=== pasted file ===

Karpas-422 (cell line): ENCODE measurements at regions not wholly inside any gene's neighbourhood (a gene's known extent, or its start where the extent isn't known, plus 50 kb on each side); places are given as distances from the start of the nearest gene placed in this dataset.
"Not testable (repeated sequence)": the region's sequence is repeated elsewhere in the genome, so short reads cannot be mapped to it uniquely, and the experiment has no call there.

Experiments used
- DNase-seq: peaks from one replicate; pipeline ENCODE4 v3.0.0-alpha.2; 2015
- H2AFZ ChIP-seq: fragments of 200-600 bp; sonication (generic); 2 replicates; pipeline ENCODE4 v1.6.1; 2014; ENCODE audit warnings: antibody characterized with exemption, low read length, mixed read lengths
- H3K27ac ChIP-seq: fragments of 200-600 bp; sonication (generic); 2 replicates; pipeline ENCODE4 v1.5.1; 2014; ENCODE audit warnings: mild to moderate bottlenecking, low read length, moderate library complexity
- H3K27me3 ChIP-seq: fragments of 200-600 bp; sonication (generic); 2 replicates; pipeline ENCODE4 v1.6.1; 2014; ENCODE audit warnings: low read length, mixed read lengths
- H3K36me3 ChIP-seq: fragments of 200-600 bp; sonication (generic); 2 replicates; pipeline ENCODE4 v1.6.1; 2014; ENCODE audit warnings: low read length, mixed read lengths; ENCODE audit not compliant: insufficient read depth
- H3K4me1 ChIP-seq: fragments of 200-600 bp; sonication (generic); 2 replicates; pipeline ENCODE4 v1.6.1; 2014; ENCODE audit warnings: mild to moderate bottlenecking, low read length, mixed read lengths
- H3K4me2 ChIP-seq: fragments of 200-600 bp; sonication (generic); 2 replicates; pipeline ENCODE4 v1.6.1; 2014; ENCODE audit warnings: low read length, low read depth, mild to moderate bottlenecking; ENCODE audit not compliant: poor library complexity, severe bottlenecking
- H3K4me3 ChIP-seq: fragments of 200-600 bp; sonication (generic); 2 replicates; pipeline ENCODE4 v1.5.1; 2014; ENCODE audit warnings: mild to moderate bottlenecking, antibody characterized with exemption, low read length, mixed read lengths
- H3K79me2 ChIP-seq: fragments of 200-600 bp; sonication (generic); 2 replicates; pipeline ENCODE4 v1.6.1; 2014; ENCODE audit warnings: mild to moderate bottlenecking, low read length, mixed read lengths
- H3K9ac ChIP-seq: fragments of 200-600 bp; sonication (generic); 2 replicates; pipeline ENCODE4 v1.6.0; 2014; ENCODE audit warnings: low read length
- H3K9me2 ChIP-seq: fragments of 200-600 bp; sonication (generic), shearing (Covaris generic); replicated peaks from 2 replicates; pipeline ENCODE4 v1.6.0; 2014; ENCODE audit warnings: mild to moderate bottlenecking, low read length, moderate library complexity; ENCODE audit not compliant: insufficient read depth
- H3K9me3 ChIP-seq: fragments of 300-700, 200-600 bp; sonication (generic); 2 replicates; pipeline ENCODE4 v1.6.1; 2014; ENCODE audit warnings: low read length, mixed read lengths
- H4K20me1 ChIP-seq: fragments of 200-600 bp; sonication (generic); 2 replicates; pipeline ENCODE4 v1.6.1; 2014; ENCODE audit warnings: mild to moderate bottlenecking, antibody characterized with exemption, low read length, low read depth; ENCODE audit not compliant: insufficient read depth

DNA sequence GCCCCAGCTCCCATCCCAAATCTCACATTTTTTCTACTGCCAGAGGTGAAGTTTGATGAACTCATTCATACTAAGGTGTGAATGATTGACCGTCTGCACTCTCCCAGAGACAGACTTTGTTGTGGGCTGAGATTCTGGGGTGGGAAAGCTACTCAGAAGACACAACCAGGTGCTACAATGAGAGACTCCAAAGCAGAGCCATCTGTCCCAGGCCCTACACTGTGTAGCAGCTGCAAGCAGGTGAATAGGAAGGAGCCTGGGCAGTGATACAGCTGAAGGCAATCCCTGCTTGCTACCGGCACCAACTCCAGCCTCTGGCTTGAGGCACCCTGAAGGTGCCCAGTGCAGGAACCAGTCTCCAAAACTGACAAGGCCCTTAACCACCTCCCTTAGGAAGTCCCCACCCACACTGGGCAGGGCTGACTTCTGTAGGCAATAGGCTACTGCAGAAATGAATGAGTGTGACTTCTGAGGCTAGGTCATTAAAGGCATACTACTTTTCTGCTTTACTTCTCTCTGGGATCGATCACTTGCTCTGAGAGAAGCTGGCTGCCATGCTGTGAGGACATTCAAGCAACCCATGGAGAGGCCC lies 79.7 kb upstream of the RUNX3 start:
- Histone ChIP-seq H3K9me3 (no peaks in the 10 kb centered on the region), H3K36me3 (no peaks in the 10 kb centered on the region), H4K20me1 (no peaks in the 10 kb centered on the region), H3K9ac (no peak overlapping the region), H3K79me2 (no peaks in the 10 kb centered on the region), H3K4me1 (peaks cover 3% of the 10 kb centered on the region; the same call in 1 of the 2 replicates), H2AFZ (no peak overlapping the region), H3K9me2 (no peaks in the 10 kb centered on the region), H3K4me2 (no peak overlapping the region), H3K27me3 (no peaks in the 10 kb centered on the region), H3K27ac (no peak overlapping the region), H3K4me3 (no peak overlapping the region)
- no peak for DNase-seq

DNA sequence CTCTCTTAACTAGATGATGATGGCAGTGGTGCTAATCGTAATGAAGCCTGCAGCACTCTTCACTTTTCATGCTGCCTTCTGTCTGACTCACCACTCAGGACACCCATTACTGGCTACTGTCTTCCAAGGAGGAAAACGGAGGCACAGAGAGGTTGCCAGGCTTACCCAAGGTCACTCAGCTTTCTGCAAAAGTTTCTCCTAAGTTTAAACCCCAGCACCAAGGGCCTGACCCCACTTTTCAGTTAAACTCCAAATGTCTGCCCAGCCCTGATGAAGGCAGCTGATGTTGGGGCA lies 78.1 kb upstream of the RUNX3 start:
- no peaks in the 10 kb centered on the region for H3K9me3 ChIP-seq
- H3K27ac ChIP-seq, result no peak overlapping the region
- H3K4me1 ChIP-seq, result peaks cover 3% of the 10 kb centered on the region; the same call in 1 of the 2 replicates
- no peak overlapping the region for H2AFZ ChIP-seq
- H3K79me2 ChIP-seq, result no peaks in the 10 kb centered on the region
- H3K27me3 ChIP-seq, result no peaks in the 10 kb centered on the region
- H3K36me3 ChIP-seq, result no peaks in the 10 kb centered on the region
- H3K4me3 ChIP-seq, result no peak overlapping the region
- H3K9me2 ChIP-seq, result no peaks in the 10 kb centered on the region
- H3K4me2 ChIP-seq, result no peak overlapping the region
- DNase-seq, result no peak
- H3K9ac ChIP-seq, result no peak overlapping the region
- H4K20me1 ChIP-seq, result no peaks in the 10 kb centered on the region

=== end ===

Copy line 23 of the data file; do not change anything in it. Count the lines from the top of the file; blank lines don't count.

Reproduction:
- H3K4me1 ChIP-seq, result peaks cover 3% of the 10 kb centered on the region; the same call in 1 of the 2 replicates